Dir: Robert Rosssen 1961 Most excellent and gritty drama that made a well-deserved star out…
You should know right here that Fellini’s 8 1/2 is one of my favorite films–I’d like to say it’s my favorite, but I may be forgetting something obvious. But I can’t really think of any film that fills me with such joy every time I see it. It’s a film just bursting at the seams with life, with beautiful women particularly, with wit and love and acceptance. Marcello Mastoianni’s character Guido comes to learn all these things in the end, but in the film itself it’s there from the beginning. (One critic writes how the early scenes in the spa portray the delusional bourgeousie, represented by the old warhorses of Wagner and Rossini on the soundtrack, but Fellini, being a cartoonist before he was a director, gives us all these wonderful faces passing by the screen (as opposed to faceless extras). S’Wonderful.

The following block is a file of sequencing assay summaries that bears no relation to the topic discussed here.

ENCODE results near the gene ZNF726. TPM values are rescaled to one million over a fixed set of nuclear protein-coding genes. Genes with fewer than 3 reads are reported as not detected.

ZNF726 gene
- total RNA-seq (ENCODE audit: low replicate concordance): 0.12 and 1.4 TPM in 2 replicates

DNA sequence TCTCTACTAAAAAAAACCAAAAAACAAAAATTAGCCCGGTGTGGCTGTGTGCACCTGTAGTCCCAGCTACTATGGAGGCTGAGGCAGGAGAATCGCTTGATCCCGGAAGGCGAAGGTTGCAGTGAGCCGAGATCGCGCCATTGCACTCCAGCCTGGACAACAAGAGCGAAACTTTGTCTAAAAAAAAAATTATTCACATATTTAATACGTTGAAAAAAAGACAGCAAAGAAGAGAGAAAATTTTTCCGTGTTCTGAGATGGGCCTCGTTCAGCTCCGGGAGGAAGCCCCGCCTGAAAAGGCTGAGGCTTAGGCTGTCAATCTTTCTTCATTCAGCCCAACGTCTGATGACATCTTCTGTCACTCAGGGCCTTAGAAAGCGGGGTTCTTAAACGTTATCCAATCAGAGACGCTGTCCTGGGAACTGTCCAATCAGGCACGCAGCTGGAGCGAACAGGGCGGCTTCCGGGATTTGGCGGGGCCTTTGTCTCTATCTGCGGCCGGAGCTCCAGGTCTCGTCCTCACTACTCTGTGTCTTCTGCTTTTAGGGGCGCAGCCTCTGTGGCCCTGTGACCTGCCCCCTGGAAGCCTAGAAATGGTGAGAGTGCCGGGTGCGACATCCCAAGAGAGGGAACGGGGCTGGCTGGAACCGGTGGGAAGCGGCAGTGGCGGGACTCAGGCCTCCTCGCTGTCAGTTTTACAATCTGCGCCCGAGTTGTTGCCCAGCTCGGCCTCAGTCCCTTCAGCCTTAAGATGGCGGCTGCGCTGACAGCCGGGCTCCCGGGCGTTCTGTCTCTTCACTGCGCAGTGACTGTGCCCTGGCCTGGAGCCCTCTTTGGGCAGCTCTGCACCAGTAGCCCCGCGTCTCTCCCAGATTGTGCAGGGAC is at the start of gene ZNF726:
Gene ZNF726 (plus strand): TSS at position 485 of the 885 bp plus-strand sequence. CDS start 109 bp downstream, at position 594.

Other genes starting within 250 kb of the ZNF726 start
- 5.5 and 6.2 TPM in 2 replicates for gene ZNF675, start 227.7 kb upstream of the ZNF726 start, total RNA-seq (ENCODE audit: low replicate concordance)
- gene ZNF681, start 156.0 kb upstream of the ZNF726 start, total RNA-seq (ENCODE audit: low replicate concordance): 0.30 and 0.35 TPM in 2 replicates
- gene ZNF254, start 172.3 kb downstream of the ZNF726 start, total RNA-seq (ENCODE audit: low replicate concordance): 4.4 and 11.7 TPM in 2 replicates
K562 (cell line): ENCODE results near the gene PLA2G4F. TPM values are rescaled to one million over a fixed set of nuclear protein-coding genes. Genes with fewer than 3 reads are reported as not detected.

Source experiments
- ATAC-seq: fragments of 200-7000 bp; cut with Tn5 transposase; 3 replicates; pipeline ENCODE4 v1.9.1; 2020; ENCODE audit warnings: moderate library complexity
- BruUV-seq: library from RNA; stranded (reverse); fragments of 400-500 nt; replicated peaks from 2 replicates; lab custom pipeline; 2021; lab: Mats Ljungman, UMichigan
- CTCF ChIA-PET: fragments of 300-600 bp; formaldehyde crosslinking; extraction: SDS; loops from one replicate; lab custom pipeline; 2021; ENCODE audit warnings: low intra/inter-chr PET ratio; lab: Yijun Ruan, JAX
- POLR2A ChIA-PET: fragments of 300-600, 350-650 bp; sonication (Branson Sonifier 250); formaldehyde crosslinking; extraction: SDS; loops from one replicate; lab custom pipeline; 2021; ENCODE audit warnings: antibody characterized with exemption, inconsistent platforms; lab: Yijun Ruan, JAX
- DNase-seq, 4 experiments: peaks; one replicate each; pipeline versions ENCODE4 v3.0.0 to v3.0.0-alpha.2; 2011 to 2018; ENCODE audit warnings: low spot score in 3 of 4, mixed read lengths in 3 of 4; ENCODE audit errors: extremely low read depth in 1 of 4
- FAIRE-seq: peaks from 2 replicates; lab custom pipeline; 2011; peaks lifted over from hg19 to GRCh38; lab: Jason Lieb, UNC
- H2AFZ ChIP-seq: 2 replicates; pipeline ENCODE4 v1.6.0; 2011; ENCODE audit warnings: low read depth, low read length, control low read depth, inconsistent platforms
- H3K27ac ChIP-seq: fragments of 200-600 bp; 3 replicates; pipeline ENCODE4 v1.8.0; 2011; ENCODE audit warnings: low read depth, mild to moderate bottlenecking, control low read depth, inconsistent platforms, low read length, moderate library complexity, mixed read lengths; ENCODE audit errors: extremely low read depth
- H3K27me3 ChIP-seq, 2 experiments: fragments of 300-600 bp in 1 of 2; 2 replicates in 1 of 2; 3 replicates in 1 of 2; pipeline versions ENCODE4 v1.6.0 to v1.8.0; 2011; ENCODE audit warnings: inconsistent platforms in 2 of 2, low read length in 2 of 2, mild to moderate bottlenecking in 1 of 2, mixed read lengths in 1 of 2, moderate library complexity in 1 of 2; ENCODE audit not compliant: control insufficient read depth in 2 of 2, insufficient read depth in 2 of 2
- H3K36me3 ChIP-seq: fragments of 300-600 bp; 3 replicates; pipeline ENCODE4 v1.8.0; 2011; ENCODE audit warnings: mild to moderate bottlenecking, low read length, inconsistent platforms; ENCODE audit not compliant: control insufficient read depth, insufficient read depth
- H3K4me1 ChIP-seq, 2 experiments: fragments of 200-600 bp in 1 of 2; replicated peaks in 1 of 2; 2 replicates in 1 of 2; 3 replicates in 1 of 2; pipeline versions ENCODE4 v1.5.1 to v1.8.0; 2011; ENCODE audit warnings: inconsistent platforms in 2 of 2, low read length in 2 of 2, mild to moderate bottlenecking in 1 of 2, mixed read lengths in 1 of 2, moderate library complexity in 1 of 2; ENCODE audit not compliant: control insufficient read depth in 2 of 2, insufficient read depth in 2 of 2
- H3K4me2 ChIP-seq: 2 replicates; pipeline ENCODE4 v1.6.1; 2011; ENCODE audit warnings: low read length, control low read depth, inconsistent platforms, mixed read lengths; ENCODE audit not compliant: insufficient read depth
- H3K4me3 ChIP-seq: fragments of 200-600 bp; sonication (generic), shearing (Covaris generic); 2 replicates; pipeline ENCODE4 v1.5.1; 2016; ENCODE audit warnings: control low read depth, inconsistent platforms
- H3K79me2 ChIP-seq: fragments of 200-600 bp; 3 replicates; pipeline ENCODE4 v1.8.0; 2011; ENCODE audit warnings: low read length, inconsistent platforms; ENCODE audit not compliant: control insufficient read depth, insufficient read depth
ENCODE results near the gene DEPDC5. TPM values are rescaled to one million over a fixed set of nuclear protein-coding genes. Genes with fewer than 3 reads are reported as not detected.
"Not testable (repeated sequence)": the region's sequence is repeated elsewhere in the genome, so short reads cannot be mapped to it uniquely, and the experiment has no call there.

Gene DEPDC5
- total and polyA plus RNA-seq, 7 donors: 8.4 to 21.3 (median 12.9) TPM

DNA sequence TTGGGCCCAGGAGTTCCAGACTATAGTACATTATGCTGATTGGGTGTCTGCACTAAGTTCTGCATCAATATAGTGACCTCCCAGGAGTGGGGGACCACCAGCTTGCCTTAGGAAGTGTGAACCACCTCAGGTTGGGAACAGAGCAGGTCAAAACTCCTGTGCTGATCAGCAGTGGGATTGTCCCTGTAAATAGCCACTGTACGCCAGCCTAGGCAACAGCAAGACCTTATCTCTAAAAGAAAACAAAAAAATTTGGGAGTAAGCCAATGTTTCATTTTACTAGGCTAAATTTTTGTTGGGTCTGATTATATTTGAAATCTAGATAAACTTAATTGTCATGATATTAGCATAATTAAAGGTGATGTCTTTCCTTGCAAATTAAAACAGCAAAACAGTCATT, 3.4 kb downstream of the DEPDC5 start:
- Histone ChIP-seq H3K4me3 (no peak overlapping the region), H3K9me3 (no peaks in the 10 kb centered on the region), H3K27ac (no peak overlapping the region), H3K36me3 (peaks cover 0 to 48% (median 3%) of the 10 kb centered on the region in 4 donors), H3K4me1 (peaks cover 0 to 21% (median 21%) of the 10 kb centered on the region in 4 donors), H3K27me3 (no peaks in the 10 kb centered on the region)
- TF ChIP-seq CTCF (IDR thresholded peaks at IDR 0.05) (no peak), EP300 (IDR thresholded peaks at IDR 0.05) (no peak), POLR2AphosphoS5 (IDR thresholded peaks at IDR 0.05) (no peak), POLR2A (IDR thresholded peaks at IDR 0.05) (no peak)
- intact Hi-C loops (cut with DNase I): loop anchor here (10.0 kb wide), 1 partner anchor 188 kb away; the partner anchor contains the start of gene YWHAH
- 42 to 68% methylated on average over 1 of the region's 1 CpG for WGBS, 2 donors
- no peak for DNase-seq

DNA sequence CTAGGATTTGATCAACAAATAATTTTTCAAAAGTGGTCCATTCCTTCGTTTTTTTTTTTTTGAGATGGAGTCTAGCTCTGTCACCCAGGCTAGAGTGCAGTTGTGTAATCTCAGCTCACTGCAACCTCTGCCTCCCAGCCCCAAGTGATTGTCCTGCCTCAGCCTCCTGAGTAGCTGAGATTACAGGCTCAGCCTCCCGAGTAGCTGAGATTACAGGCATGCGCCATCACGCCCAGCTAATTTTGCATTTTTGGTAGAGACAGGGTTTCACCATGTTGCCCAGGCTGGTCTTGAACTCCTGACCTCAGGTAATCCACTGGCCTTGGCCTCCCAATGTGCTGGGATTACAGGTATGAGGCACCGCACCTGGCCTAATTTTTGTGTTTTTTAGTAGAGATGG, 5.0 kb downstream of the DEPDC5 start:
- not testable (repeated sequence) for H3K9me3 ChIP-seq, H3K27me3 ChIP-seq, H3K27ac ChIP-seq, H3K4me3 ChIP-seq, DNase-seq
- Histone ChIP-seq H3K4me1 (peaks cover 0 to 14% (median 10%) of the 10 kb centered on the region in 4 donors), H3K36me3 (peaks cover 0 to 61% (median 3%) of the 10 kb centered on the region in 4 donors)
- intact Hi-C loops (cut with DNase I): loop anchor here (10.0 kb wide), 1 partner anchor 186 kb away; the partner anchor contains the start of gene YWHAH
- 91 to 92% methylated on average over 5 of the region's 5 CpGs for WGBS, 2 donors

Anyway, this being the second time I’ve seen it on the big screen, I have to say that the print was dreadful, and not the re-released version that I saw in San Diego a few years ago. The new print had new subtitles–these old ones are awful, and only translate 50% of the soundtrack. You think the fest could have hunted the better one down. (The ones for the Sirk film were also crap). Still, it was a wonderful thing to behold.
(Visited 24 times, 1 visits today)